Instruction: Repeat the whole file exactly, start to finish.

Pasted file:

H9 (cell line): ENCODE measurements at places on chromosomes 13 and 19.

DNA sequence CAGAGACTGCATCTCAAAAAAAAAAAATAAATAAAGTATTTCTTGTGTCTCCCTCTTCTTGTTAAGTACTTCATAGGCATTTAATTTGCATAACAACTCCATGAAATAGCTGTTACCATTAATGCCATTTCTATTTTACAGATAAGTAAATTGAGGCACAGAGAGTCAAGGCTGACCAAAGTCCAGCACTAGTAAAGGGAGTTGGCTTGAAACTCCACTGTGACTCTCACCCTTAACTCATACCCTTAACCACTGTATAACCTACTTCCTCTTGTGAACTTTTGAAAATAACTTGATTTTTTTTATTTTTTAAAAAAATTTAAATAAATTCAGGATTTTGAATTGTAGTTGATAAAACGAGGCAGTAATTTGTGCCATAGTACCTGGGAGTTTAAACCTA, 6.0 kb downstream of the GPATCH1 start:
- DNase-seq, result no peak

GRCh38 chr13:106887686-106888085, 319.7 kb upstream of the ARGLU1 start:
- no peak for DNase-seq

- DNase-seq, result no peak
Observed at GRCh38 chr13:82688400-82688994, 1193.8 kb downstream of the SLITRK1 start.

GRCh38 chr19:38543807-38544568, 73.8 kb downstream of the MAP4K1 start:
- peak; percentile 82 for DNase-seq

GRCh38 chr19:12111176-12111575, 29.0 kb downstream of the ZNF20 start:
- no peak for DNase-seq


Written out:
H9 (cell line): ENCODE measurements at places on chromosomes 13 and 19.

DNA sequence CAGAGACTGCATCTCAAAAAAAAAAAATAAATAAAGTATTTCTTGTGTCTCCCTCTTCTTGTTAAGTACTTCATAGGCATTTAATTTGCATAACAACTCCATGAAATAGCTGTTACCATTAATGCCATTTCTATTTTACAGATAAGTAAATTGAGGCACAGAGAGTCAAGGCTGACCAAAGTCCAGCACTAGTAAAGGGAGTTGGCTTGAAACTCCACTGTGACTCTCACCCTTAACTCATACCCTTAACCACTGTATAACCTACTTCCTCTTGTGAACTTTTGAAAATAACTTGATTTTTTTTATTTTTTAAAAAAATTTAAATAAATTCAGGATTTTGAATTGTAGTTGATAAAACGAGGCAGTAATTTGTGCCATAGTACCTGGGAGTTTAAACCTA, 6.0 kb downstream of the GPATCH1 start:
- DNase-seq, result no peak

GRCh38 chr13:106887686-106888085, 319.7 kb upstream of the ARGLU1 start:
- no peak for DNase-seq

- DNase-seq, result no peak
Observed at GRCh38 chr13:82688400-82688994, 1193.8 kb downstream of the SLITRK1 start.

GRCh38 chr19:38543807-38544568, 73.8 kb downstream of the MAP4K1 start:
- peak; percentile 82 for DNase-seq

GRCh38 chr19:12111176-12111575, 29.0 kb downstream of the ZNF20 start:
- no peak for DNase-seq